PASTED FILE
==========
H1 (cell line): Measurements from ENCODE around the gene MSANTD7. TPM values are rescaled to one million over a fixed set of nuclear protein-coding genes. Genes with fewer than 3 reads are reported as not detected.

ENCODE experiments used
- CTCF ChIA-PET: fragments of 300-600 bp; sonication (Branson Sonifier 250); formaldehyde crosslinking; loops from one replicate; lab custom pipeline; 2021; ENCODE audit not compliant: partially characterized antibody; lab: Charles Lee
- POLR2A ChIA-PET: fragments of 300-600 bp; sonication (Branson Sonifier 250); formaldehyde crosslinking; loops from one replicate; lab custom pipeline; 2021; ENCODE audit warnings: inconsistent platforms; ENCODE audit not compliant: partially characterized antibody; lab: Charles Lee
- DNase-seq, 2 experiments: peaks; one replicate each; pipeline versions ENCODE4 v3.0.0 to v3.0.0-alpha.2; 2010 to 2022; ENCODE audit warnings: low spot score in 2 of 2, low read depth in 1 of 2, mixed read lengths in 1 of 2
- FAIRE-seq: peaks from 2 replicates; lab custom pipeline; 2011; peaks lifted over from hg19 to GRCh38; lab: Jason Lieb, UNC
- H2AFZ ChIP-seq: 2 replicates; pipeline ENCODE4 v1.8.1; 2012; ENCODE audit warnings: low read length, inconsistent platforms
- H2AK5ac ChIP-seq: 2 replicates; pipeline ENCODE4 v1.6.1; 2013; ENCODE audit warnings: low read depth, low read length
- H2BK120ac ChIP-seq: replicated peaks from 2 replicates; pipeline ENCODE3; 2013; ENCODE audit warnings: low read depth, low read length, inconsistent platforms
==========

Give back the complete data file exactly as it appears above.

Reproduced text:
H1 (cell line): Measurements from ENCODE around the gene MSANTD7. TPM values are rescaled to one million over a fixed set of nuclear protein-coding genes. Genes with fewer than 3 reads are reported as not detected.

ENCODE experiments used
- CTCF ChIA-PET: fragments of 300-600 bp; sonication (Branson Sonifier 250); formaldehyde crosslinking; loops from one replicate; lab custom pipeline; 2021; ENCODE audit not compliant: partially characterized antibody; lab: Charles Lee
- POLR2A ChIA-PET: fragments of 300-600 bp; sonication (Branson Sonifier 250); formaldehyde crosslinking; loops from one replicate; lab custom pipeline; 2021; ENCODE audit warnings: inconsistent platforms; ENCODE audit not compliant: partially characterized antibody; lab: Charles Lee
- DNase-seq, 2 experiments: peaks; one replicate each; pipeline versions ENCODE4 v3.0.0 to v3.0.0-alpha.2; 2010 to 2022; ENCODE audit warnings: low spot score in 2 of 2, low read depth in 1 of 2, mixed read lengths in 1 of 2
- FAIRE-seq: peaks from 2 replicates; lab custom pipeline; 2011; peaks lifted over from hg19 to GRCh38; lab: Jason Lieb, UNC
- H2AFZ ChIP-seq: 2 replicates; pipeline ENCODE4 v1.8.1; 2012; ENCODE audit warnings: low read length, inconsistent platforms
- H2AK5ac ChIP-seq: 2 replicates; pipeline ENCODE4 v1.6.1; 2013; ENCODE audit warnings: low read depth, low read length
- H2BK120ac ChIP-seq: replicated peaks from 2 replicates; pipeline ENCODE3; 2013; ENCODE audit warnings: low read depth, low read length, inconsistent platforms